I am a therapist who respects the complexity of each human life and therefore, I don’t provide surface-level solutions to individuals in pain or couples and families with relationships that have been causing hurt. Instead, I help them explore not only their current struggles but the emotional experiences that lie beneath. I aim for patients to understand their suffering and how it relates to who they are, how they live, and how they relate to those around them. The more they understand, the less pain will drive their decision-making and relationships.
As a therapist, it is essential to be unafraid of being direct and honest so patients can recognize patterns that have been unhelpful. I have a knack for expressing the truth of what I’m seeing with kindness, respect, and empathy. This is especially integral to my therapy with couples and families who are often aware of harmful dynamics but cannot verbalize them for themselves. Being willing to shine a light on what typically goes unsaid allows individuals, couples, and families to take great strides toward change.
I am not only curious about each person’s personal history but also how their existence is impacted by the culture around them. This approach was influenced by my previous work with LGBTQ+ individuals and couples. I came to appreciate how people, whether a part of marginalized communities or not, can be affected when they don’t exist within the terms society has deemed as normal.
Therapy with both couples and families offers a sense of gravity and urgency given the importance of these relationships in people’s lives. For couples therapy, the goal is clear: build a healthier, happier relationship or split up. There is an art to balancing the needs and perspectives of each partner while keeping the relationship as the central concern. I relish witnessing how couples can progress each session as they develop new ways of being together. Family therapy also reveals a deep commitment from each family member who shows up to take accountability for the unique role they play in a system that is no longer working. Beyond the tension that may currently exist, family therapy offers thrilling potential for growth when a family comes together to look honestly at and change how they relate to one another.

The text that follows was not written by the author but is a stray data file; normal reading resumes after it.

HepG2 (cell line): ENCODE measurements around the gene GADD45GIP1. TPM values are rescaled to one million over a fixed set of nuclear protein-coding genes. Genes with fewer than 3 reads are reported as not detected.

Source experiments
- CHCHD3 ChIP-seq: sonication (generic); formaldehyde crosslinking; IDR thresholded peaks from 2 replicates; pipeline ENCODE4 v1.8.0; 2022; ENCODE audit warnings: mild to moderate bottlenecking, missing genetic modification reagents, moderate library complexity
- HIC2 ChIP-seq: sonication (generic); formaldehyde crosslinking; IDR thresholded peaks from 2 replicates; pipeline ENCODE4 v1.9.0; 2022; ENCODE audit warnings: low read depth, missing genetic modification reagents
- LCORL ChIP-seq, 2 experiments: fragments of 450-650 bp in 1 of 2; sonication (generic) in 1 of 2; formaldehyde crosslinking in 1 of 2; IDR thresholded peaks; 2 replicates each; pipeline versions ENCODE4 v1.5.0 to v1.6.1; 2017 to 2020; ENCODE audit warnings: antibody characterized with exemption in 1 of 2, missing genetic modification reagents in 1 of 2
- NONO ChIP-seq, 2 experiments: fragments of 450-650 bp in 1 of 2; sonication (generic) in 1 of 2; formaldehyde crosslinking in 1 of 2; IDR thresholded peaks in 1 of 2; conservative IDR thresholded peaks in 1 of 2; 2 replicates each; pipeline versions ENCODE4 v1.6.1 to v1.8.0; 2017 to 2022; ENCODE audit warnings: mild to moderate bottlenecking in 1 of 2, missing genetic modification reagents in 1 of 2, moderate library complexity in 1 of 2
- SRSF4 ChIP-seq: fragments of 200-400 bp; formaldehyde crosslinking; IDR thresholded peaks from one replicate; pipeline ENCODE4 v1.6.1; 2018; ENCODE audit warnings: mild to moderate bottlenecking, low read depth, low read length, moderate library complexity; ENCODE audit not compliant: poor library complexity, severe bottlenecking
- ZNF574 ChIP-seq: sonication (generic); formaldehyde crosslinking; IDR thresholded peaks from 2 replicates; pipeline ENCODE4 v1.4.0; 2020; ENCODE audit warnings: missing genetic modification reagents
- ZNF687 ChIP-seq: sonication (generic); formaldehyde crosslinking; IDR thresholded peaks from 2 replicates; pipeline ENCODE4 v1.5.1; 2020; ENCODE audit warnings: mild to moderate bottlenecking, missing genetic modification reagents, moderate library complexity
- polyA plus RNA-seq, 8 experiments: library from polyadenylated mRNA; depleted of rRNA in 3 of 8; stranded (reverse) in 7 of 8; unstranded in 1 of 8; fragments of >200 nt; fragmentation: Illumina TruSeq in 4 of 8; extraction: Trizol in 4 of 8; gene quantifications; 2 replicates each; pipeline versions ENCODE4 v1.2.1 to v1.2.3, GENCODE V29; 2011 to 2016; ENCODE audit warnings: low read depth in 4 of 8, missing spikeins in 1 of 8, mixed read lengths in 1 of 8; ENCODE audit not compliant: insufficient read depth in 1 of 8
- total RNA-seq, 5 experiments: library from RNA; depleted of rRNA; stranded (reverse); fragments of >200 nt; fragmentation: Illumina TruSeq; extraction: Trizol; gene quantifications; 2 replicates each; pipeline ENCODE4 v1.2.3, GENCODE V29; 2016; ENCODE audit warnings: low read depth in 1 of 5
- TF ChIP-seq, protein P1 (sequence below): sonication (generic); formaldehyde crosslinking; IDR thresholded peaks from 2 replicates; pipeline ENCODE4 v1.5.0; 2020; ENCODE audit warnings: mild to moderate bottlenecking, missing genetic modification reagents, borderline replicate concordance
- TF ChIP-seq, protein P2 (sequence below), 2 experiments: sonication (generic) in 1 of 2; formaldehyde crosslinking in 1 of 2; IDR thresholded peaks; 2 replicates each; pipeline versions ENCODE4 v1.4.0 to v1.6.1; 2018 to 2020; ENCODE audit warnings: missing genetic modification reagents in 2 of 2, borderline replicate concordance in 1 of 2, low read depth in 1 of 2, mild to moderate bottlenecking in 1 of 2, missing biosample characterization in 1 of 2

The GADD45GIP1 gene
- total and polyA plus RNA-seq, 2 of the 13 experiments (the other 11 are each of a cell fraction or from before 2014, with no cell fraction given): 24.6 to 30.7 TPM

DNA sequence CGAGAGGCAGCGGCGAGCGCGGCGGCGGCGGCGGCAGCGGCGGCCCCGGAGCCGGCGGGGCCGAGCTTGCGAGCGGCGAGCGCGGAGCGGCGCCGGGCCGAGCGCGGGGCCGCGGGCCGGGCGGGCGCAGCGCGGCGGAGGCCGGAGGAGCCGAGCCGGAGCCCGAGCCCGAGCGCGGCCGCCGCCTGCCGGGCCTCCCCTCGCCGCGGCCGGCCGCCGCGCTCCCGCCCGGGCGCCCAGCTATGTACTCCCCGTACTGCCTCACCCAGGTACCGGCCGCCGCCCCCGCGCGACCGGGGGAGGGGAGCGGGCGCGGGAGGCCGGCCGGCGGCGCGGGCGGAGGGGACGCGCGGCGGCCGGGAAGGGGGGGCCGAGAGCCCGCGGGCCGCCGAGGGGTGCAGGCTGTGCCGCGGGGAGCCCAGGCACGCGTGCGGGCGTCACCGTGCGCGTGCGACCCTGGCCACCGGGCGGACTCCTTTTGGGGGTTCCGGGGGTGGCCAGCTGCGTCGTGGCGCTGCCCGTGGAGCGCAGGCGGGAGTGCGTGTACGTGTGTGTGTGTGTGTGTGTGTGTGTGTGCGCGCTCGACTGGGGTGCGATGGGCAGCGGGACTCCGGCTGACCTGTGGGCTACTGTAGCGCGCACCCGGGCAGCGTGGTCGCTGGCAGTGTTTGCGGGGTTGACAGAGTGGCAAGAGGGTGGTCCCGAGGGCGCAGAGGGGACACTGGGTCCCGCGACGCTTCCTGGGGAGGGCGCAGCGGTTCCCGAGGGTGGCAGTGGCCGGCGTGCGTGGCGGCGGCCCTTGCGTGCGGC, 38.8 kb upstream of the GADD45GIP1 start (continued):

Though life is happening very quickly for kids and teens, the pain they’re in is real and needs attention. I take the suffering of kids and teens seriously, while also taking a playful approach, when appropriate, to build trust and access feelings that are more challenging to articulate. Kids and teens can be more hesitant in the therapy environment than adults, but they are also perceptive and pick up when a therapist genuinely cares to know them. I am motivated by how free kids and teens can be when they are comfortable in therapy. With an awareness of how difficult profound suffering can be to express clearly for teens and children, as well as adults, I approach therapy with a sense of openness and creativity to allow for different kinds of expressions to take form.